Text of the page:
Monday’s Column: Neal At The Cross
Only 11 survivors outlived him, as he died on November 4, 2019, at the age of 95. When the USS Indianapolis went down in late July, 1945, Art Leenerman was a 21-year-old radarman. After five nights and four days in the Pacific Ocean, where many initial survivors of a catastrophic torpedo attack were eaten by sharks or succumbed to the elements, rescuers arrived. A Dumbo Catalina patrol bomber rescue plane snatched 56 survivors out of the water, thanks to a heroic pilot, Lt. Adrian Marks. Marks’ aircrew saw Leenerman’s “lifeless body in the raft and attached it by a line to the plane. At least they could return his body to his family” (Indianapolis, Vincent and Vladic, 266). They did not want to take up precious space inside the plane and on the wings of the plane, but they did not want to leave him behind. The USS Doyle ultimately raced to the area to pick up survivors, and one by one the survivors were lifted topside from Marks’ plane to the ship.
“The last Indy sailor to be pulled up was Art Leenerman, whose corpse Marks had been towing behind the Dumbo in a raft. Just as the canvas sling crossed Doyle‘s rails, Leenerman sputtered awake, shocking his rescuers. No one was more shocked than Leenerman, who had passed out lost at sea and woke up wrapped in canvas and flying across the fantail of an unknown ship” (270-271).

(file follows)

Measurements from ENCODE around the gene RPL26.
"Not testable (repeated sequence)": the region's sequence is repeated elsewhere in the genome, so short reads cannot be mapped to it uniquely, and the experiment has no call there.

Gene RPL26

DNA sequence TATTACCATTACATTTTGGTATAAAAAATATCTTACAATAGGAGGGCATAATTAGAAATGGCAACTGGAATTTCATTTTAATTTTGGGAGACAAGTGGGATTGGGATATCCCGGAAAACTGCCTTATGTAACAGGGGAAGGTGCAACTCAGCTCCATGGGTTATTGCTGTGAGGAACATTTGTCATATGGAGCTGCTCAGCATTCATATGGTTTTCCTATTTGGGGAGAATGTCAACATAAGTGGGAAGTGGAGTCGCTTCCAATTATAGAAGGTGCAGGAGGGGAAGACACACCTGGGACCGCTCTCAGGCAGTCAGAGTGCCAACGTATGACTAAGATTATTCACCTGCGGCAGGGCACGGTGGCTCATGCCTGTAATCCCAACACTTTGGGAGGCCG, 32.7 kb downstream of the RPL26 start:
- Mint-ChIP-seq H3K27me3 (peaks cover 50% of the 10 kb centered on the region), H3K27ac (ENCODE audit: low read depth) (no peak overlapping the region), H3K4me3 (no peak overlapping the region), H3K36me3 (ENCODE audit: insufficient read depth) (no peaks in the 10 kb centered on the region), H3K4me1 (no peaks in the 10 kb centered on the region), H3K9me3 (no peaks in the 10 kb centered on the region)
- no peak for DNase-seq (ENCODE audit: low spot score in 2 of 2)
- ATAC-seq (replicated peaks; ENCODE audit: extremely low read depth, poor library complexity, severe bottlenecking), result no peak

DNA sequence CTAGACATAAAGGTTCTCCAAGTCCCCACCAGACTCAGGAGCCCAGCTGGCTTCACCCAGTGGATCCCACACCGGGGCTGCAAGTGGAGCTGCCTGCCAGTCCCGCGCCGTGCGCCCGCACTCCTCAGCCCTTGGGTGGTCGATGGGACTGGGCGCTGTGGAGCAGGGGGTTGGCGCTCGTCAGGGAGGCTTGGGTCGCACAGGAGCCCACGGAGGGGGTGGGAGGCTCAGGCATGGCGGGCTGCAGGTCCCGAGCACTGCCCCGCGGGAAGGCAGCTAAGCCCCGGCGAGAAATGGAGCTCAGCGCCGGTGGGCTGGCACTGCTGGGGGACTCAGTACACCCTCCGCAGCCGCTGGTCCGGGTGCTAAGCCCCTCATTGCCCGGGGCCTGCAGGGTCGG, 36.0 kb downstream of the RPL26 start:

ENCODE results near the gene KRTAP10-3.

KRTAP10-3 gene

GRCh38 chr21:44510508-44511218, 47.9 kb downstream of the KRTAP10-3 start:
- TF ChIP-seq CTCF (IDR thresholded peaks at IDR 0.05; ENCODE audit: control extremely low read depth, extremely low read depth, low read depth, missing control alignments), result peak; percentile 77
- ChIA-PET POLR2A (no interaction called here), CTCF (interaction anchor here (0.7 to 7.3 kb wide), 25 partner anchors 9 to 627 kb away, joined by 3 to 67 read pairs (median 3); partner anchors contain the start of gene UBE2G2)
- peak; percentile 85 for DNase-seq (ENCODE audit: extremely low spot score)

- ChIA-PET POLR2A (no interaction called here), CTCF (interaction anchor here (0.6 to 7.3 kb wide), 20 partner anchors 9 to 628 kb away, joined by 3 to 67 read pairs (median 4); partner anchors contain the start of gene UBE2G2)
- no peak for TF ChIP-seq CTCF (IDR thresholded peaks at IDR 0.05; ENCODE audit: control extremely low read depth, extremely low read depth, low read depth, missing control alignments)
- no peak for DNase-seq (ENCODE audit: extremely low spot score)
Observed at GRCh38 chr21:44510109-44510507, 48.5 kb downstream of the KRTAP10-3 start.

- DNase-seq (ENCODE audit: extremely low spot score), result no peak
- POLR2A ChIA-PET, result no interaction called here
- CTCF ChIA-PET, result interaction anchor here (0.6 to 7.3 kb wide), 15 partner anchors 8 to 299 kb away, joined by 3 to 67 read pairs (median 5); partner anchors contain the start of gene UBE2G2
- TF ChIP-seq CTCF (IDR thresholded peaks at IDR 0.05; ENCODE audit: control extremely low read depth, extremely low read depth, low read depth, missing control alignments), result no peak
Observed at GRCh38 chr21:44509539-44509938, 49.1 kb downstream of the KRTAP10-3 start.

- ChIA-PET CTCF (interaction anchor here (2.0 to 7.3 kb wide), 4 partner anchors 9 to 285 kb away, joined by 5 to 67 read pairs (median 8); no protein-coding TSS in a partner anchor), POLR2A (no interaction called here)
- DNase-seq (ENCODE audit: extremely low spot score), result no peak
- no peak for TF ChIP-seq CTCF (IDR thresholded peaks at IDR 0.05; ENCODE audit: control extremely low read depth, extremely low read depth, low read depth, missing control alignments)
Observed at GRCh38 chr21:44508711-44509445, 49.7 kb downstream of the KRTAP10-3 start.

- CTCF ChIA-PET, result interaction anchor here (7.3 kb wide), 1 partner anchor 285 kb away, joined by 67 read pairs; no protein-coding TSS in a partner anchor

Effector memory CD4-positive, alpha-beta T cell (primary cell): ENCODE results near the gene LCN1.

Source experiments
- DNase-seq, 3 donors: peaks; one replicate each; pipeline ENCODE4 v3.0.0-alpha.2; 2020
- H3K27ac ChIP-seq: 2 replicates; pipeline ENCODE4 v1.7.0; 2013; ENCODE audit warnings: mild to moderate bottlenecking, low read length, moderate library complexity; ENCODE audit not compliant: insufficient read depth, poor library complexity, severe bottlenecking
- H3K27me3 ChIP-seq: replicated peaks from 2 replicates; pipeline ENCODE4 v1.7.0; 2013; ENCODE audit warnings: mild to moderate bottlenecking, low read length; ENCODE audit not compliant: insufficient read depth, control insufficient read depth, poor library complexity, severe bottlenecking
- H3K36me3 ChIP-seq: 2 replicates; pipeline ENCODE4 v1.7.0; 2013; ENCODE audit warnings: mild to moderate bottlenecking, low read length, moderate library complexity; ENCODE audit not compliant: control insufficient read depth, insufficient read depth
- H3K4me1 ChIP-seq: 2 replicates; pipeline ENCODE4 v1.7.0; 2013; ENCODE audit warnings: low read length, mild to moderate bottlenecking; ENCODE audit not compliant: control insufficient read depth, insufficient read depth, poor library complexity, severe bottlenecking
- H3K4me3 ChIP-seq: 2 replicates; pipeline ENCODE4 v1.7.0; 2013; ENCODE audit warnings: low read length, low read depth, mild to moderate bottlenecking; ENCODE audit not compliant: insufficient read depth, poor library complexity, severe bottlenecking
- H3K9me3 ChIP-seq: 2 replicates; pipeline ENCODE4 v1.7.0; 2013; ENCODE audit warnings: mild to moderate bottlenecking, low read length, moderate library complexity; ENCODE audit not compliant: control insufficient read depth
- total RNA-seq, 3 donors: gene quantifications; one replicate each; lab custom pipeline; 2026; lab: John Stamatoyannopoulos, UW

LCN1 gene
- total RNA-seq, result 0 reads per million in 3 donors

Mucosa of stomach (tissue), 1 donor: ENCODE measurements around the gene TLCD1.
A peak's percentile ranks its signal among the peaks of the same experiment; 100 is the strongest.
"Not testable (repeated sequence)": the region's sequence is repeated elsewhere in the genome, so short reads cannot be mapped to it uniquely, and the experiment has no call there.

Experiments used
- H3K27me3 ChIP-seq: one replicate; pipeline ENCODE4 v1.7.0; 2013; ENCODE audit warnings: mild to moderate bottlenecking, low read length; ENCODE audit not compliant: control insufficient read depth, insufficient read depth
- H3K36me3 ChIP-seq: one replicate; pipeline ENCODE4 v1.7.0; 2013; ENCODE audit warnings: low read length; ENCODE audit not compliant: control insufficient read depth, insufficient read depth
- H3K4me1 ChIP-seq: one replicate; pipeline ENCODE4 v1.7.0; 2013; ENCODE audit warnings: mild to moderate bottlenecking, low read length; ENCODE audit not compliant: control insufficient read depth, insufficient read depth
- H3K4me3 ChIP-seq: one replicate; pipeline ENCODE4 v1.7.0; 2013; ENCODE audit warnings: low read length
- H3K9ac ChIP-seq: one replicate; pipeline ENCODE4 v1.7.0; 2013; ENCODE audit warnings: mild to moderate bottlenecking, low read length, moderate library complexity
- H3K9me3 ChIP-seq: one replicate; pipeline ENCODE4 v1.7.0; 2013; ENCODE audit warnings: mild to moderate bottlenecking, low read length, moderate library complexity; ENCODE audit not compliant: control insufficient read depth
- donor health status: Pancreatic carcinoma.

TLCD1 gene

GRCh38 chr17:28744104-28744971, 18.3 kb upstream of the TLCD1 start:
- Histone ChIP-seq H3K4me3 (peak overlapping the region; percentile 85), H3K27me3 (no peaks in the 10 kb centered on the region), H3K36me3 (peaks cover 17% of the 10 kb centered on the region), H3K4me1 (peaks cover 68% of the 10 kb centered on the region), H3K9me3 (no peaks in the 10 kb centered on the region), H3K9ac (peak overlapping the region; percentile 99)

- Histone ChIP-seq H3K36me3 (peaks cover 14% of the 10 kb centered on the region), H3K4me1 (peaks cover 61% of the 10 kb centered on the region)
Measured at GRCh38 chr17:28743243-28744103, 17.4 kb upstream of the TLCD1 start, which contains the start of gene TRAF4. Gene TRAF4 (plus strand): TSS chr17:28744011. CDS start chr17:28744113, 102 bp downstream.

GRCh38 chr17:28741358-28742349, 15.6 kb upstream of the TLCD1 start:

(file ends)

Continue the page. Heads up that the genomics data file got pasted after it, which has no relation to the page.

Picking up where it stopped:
Sadly, the dead were left behind in many cases, but this choice to bring back Leenerman’s body was life-altering for many. He was awarded the Purple Heart for wounds inflicted during the sinking and his ordeal in the sea. He married in his 40s, had a son, four grandchildren, and three great grandchildren. But it only happened because someone took interest in him even when he appeared beyond hope.
Every day, we encounter those whom Scripture describes as “dead in trespasses and sins” (Eph. 2:1) and “dead in transgressions” (Eph. 2:5; Col. 2:13). Struggling in a sea of sin, they need to be rescued–from this present evil age (Gal. 1:4), from the domain of darkness (Col. 1:13), and from the wrath to come (1 Th. 1:10). The idea is of pulling from danger and delivering from peril. Soul-winning depicts such a dramatic mission.
When we take the time and interest to share the gospel, we do something more improbable than Marks and his crew did for Leenerman. We “save a soul from death and hide a multitude of sins” (Jas. 5:20). One of the most beautiful things to behold is the transforming power of the gospel. Many of those who went from “death to life” not only survived, but they brought others to safety themselves. Heaven’s shore will be filled with those whom God’s people helped deliver from the deep!